Developing a resilient organization pays benefits daily, but during outages and other maintenance tasks, it can account for the difference between success and failure.
In the January issue, I introduced the concepts of highly reliable organizing (HRO) and resilience engineering with a promise to address the remaining principles. As a quick review of the first article, you’ll recall that many quality and safety systems are designed around simple work, such as on assembly lines. However, processes aimed solely at minimizing variability are ineffective for the complex, highly variable work of operating and maintaining power plants.
HRO, as described in the book Managing the Unexpected, focuses on reducing failures through:
■ Preoccupation with failure
■ Reluctance to simplify
■ Sensitivity to operations
■ Commitment to resilience
■ Deference to expertise
Erik Hollnagel, one of the fathers of resilience engineering, defines resilience as “the intrinsic ability of a system to adjust its functioning prior to, during, or following events (changes, disturbances, and opportunities), and sustain required operations under both expected and unexpected conditions.”
A resilient system must be able to respond, monitor, anticipate, and learn. It’s not resilient if it lacks any of these abilities—even if it excels at some of them.
The first article covered the first two principles below; this article addresses the remaining three. To “engineer” resilient systems, we design according to these principles:
■ Principle 1: Variability and uncertainty are inherent in complex work.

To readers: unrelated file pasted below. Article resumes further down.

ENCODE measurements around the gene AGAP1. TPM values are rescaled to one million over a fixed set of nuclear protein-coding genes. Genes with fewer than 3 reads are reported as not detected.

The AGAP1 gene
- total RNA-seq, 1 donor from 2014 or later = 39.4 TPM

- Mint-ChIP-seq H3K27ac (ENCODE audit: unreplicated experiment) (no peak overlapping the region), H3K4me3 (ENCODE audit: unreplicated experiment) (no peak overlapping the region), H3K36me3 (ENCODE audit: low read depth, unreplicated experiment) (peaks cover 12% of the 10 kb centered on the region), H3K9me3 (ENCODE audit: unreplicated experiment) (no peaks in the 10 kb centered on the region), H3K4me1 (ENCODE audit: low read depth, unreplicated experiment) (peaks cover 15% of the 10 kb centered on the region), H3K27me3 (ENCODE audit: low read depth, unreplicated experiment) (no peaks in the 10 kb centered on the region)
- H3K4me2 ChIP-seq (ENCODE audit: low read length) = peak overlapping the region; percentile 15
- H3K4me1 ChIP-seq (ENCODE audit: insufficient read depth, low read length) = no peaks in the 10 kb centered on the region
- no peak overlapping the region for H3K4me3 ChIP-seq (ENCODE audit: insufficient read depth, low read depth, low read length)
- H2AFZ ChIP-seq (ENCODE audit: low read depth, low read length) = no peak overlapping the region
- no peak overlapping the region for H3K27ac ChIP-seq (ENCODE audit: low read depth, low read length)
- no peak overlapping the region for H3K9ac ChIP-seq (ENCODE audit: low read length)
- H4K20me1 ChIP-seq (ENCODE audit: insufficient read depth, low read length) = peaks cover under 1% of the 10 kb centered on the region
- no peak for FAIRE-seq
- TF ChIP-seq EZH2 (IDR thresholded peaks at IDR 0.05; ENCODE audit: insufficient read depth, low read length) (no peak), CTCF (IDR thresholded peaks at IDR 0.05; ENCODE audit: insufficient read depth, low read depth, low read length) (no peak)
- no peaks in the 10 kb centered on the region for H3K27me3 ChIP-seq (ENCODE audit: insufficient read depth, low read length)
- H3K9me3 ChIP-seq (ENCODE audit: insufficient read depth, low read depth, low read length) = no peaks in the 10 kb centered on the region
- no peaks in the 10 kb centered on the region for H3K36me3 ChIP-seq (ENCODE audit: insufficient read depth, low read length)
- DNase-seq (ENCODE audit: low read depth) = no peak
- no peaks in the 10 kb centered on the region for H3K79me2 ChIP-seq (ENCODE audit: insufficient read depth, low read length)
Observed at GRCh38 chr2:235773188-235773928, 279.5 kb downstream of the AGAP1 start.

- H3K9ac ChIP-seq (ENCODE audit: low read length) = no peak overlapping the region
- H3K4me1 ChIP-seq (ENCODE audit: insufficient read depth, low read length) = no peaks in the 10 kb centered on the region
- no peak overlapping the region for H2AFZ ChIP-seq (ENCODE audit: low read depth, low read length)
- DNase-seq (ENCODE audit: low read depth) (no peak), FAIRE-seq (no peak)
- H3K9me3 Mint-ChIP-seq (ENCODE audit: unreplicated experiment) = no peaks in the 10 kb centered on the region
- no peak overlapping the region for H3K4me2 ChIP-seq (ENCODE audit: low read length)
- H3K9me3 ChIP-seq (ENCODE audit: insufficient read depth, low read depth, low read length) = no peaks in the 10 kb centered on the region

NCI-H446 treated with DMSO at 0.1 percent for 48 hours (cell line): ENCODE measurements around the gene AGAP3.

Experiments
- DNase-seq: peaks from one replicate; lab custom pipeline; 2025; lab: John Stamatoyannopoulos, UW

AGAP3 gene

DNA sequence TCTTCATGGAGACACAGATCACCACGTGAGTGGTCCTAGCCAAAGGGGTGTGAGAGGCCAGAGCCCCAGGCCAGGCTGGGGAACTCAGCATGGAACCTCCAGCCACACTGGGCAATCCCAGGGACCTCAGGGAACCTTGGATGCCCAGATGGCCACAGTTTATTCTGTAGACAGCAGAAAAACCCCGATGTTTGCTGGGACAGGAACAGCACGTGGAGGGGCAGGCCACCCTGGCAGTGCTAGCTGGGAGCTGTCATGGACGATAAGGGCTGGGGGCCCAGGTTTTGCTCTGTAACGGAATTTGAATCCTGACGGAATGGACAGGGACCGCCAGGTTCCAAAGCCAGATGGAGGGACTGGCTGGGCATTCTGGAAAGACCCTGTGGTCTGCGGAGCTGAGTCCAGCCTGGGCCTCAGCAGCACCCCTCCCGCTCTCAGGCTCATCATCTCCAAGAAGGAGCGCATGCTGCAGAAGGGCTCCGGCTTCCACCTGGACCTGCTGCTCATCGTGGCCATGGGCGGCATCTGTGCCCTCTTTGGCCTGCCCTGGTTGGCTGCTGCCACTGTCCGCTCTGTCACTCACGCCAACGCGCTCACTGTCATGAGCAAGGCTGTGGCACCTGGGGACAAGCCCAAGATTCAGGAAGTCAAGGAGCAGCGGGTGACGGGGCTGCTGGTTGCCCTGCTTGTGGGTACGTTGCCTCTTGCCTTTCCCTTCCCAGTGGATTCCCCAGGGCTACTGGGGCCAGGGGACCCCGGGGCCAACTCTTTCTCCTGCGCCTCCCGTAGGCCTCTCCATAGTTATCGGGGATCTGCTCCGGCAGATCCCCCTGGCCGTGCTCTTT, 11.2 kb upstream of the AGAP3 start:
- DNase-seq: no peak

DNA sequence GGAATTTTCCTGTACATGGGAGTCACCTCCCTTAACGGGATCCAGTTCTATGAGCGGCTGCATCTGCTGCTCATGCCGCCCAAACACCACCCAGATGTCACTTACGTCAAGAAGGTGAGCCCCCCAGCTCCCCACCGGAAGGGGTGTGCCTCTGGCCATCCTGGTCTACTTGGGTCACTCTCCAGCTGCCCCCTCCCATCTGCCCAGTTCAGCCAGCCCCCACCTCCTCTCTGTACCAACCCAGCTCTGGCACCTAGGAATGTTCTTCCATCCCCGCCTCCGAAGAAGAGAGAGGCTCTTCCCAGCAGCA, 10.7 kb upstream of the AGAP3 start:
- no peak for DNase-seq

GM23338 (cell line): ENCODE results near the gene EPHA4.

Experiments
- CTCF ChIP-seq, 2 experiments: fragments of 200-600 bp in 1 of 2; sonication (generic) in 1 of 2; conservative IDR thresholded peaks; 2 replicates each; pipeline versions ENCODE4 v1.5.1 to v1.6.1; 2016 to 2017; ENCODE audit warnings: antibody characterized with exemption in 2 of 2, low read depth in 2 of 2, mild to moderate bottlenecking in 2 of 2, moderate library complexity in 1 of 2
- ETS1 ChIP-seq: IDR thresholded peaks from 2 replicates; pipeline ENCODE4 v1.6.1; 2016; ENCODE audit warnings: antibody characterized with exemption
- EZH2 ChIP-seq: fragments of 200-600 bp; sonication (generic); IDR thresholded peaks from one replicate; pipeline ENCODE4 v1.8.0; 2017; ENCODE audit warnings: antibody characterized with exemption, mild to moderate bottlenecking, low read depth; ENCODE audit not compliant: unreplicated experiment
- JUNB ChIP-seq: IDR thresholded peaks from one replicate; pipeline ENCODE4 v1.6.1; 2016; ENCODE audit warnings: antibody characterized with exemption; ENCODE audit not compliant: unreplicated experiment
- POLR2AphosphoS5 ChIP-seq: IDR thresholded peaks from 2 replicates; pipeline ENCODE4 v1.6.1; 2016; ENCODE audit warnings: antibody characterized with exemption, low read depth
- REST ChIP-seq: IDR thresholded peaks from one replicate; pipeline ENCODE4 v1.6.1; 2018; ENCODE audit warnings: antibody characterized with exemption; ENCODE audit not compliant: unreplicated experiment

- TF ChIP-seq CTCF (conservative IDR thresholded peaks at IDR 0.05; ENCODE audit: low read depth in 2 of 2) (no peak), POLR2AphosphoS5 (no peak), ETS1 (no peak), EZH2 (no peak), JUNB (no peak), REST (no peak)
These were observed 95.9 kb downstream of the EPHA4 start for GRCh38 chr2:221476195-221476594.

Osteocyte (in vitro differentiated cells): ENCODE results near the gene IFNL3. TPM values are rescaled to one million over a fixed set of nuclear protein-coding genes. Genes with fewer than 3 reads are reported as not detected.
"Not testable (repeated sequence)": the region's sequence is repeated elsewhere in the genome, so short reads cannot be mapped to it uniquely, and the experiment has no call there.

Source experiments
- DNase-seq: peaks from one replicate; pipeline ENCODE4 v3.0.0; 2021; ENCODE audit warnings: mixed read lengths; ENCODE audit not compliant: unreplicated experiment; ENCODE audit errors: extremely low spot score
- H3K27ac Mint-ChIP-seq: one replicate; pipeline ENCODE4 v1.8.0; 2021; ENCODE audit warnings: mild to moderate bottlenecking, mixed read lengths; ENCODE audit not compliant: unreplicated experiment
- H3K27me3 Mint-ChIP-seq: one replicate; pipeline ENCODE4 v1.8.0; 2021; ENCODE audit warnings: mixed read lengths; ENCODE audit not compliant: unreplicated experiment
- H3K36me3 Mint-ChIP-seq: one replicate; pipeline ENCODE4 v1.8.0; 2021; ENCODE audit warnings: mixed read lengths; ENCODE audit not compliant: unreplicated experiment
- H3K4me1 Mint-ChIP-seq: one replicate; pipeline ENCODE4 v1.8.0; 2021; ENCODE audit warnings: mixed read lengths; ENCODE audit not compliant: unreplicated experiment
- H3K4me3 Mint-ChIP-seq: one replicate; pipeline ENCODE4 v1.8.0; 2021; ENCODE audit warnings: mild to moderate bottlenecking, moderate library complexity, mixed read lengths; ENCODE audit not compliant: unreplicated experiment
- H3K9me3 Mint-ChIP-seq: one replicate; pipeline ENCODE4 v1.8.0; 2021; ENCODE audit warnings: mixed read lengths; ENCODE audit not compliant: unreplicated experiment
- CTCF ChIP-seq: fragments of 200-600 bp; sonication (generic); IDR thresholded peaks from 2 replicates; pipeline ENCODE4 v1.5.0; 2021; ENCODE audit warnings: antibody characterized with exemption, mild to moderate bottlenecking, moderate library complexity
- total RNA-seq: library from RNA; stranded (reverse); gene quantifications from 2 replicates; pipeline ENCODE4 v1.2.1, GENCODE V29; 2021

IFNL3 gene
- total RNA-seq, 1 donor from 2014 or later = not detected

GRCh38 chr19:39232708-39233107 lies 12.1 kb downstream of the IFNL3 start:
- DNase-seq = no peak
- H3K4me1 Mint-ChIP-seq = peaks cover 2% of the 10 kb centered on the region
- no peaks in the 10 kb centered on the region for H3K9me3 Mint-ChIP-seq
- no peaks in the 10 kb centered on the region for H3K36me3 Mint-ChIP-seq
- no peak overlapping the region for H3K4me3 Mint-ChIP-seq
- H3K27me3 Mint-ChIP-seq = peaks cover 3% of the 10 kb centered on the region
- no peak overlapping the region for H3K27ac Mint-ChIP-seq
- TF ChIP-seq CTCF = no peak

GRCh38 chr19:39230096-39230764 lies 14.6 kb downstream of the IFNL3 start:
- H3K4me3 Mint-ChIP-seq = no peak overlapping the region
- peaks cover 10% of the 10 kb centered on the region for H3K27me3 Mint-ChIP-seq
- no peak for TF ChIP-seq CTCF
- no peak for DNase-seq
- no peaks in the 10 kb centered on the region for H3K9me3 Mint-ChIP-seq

■ Principle 2: Expert operators are sources of reliability.
■ Principle 3: A system view is necessary to understand and manage complex work.
■ Principle 4: It is necessary to understand “normal work.”
■ Principle 5: Focus on what we want—to create safety.
The opposite of resilient is “brittle.” Think about how a brittle material fails: Load increases and increases until, “snap,” it breaks. You have little to no warning. Hidden flaws contribute to sudden and unexpected failures.
Resilience is like a ductile material: Load increases until the metal begins to deform, at which point you remove the load and it returns to normal shape. You’ve just been warned that you are reaching the yield point; beyond the yield point, permanent deformation begins to occur, but you still have time to recover before failure.
Power plant operations, including outages, are socio-technical systems composed of people plus technology and equipment. We tend to focus on the equipment, jumping into disassembly, repair and replace, and reassembly. Yet, the other component, people, makes or breaks system resilience.